Have you been charged with a criminal offence and want to make an application for bail? You should always work with an experienced criminal lawyer during the bail application procedure. Find out more about bail applications, breaching bail and more.
What is Bail?
Bail refers to the process that allows a person to be released back into the community after being arrested and charged with a criminal offence. It is the opposite to being held in custody, when you are imprisoned by the police and unable to go home. Bail exists to prevent people being held in custody unnecessarily or for longer than is appropriate given their offence. Bail application laws and rights in Victoria are legislated under the Bail Act 1977 (Vic).
When you are granted bail, you are allowed to re-enter the community, go home, and continue with your regular life until the date of your next Court hearing. However, the Court will impose a set of conditions for you whilst on bail. These may include not fraternising with certain people, not visiting certain places, or not engaging in certain activities. If you break these conditions, you may be penalised and face further criminal charges.
The Bail Application Procedure
If you are charged with a minor or summary offence, the police may grant you bail on the spot. This means that you will not be taken into custody. You will be issued a summons and required to attend court on a set hearing date. Failure to do so can result in further charges, carrying a penalty of 3 to 12 months’ imprisonment.
If you are charged with a serious offence, the police may decide to hold you in custody. This is because they deem you are a risk to the community, or they think you will not attend court if issued with a summons. If this happens and you wish to make a bail application, you will be taken to Court to do so.
Making a Bail Application
You have the right to make a bail application and you can request to appear before a Court as soon as possible. You should always contact a criminal lawyer to assist you with this process.
When making a bail application, your lawyer will need to prove to the court that custody is not justified in your case. On the other hand, the prosecution will try to prove that you pose a risk to the community. The final decision on whether to grant you bail is made by the Court.
Before you are released from custody, you may also be asked to make a money deposit that you will forfeit if you breach bail conditions.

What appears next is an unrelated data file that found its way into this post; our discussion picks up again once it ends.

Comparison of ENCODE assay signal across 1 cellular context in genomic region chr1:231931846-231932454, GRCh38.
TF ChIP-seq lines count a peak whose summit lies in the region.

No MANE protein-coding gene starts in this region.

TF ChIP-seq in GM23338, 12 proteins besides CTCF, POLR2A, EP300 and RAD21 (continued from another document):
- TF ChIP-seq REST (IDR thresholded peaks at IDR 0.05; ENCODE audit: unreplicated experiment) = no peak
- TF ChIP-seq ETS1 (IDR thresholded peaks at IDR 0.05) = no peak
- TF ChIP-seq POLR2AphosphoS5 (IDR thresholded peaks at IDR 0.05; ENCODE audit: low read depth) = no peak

Considerations in a Bail Application
When deciding whether or not to grant you bail, the Court will look at two areas: unacceptable risk and compelling reasons or exceptional circumstances.
The prosecution will attempt to show that you pose an “unacceptable risk” of breaching bail conditions. This could be the case if the Court believes that you might:
- Commit an offence while on bail
- Endanger the safety or welfare of someone
- Interfere with a witness
- Fail to surrender into custody
- Obstruct the course of justice in any way.
Compelling Reasons and Exceptional Circumstances
Your lawyer can attempt to demonstrate “compelling reasons” or “exceptional circumstances” to the Court to show that custody is not justified in your case. As the accused, you are your legal team need to provide these compelling reasons. Some possibilities include:
- Prior compliance with bail conditions
- Clean criminal record
- Stable employment
- Stable living arrangements
- Supervision by family
- Participation in programs such as rehabilitation, counselling, or bail programs.
You can also argue that there are “exceptional circumstances” as to why detention in custody is not justified. Examples of “exceptional circumstances” might include:
- Exceptional hardship
- Serious illness
- Assisting authorities in their investigation.
If you are granted bail, there will be a number of conditions imposed by the Court. These may include:
- Surrendering your passport
- Not leaving the state
- Staying at a specific address
- Reporting into a police station regularly.
Breaching your bail conditions is a criminal offence under the Bail Act Victoria. If you breach bail, you could be charged with the following offences:
- Fail to Answer Bail (s30) – maximum penalty of 2 years imprisonment.
- Contravene Certain Conduct Con
- Commit Indictable Offence Whilst on Bail (s30B) – maximum penalty of 30 units or 3 months imprisonment
- Indemnifying Surety (s31) – maximum penalty of 15 units or 3 months imprisonment.
If you are Not Granted Bail
If you are not granted Bail by the court, or you choose not to make a bail application you will be remanded in custody until your matter is finalised. This can take days, months or even years. Depending on your case and circumstances, you may make an application for bail at a later time or appeal your original bail decision.
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